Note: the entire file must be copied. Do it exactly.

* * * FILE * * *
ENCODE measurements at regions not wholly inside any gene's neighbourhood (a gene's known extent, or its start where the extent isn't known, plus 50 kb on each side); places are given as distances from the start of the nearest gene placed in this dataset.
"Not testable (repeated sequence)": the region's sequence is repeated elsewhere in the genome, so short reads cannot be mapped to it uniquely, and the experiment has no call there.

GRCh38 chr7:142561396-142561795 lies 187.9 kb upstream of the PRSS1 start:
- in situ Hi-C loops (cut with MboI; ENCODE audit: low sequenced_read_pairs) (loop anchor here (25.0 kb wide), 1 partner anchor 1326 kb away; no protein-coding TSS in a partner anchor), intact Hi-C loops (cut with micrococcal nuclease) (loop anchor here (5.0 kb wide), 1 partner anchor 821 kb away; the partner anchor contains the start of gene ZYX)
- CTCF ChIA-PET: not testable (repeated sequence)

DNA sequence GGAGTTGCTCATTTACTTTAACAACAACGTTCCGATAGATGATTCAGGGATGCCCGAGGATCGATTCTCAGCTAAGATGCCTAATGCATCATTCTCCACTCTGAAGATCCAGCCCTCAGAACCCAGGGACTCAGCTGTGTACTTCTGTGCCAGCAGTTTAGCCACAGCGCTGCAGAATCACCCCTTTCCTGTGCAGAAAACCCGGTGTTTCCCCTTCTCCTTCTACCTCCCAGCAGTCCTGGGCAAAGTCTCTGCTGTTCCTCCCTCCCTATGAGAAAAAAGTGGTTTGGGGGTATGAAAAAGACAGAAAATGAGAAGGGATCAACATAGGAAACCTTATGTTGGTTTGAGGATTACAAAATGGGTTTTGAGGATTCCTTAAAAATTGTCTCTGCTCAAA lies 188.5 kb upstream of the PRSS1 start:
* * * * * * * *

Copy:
ENCODE measurements at regions not wholly inside any gene's neighbourhood (a gene's known extent, or its start where the extent isn't known, plus 50 kb on each side); places are given as distances from the start of the nearest gene placed in this dataset.
"Not testable (repeated sequence)": the region's sequence is repeated elsewhere in the genome, so short reads cannot be mapped to it uniquely, and the experiment has no call there.

GRCh38 chr7:142561396-142561795 lies 187.9 kb upstream of the PRSS1 start:
- in situ Hi-C loops (cut with MboI; ENCODE audit: low sequenced_read_pairs) (loop anchor here (25.0 kb wide), 1 partner anchor 1326 kb away; no protein-coding TSS in a partner anchor), intact Hi-C loops (cut with micrococcal nuclease) (loop anchor here (5.0 kb wide), 1 partner anchor 821 kb away; the partner anchor contains the start of gene ZYX)
- CTCF ChIA-PET: not testable (repeated sequence)

DNA sequence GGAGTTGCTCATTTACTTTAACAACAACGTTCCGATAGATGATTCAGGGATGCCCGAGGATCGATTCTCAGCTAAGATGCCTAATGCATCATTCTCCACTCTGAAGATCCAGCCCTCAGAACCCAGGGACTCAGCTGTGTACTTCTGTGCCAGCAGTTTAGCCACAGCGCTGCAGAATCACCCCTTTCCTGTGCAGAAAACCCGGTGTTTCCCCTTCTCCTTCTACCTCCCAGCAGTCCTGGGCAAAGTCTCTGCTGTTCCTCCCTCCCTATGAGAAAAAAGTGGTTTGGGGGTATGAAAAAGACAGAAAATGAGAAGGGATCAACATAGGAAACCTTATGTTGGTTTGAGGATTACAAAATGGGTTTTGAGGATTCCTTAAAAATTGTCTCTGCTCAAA lies 188.5 kb upstream of the PRSS1 start: